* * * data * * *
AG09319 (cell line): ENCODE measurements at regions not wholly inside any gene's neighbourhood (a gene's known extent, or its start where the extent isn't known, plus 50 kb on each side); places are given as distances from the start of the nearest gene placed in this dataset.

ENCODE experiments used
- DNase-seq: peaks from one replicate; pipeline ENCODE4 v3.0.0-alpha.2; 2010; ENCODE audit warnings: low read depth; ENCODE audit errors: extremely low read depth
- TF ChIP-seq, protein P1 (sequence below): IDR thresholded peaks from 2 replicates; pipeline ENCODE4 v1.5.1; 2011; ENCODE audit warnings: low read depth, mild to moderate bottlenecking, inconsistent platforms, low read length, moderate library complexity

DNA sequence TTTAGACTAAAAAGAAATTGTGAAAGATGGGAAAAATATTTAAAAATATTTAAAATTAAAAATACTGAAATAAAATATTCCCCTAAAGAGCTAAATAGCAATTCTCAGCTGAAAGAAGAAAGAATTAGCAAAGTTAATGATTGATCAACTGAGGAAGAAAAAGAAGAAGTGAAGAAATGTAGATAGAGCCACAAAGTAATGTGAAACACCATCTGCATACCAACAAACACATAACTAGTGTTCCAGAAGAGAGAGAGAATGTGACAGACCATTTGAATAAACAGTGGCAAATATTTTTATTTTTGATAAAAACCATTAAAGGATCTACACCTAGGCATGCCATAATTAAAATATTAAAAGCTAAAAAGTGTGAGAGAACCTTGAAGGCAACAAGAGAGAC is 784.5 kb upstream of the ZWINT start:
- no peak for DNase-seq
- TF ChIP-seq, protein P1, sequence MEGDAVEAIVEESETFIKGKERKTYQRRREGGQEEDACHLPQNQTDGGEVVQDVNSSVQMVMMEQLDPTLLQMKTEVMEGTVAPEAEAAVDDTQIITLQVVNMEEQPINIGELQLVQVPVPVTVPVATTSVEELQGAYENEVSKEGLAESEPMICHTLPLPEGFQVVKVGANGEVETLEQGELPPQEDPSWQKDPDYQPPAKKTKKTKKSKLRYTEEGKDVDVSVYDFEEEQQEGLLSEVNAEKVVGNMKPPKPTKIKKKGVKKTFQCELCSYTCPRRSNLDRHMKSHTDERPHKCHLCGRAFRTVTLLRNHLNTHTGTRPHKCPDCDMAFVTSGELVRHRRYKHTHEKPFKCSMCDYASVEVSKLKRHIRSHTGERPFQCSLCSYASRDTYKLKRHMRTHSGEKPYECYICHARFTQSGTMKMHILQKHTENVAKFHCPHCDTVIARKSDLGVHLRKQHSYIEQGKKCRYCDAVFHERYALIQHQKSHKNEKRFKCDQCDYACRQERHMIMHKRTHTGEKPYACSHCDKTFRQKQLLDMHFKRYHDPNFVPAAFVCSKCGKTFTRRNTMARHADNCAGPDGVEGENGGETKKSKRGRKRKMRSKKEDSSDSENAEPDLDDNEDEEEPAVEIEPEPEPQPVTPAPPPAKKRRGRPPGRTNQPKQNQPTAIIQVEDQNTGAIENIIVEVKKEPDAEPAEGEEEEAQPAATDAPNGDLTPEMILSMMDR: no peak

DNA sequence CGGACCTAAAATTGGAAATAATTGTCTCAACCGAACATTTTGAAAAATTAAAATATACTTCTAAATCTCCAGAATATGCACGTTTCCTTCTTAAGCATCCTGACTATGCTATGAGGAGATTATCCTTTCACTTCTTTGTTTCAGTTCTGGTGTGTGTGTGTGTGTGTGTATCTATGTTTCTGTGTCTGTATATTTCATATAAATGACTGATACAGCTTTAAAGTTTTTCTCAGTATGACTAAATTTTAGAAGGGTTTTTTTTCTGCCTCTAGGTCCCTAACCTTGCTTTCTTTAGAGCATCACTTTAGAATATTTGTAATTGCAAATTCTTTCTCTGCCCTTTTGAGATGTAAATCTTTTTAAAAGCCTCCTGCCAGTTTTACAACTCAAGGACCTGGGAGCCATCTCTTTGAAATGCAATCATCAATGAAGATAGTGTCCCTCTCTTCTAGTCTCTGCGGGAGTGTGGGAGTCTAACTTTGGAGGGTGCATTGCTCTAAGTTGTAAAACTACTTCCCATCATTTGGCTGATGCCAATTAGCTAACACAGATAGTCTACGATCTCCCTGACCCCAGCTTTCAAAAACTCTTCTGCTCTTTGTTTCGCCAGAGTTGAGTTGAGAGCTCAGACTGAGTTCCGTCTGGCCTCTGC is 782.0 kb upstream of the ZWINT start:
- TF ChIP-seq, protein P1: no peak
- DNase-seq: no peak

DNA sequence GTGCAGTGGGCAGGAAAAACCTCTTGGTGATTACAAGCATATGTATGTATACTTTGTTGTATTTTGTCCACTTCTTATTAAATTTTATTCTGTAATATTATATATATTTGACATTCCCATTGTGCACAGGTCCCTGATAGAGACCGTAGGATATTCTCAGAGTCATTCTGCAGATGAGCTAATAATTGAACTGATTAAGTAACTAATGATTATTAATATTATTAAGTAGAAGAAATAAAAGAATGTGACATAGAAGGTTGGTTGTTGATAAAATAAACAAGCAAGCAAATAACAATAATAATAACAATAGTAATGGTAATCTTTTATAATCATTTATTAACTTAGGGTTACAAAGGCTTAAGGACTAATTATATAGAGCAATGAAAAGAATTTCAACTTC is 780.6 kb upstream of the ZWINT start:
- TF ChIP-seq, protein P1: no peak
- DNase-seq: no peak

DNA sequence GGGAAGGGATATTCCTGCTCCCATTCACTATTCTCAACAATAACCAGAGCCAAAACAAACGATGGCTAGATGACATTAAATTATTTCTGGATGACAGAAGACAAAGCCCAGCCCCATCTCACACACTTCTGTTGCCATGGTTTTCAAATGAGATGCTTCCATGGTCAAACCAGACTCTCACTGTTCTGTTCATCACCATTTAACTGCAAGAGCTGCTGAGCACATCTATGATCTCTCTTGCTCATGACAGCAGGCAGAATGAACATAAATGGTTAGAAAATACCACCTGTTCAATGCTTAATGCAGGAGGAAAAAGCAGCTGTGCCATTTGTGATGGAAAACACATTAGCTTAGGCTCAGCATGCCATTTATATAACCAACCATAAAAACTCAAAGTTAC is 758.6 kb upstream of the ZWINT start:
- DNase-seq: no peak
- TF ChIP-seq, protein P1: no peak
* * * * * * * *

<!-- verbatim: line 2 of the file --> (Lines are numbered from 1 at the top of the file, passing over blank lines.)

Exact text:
ENCODE experiments used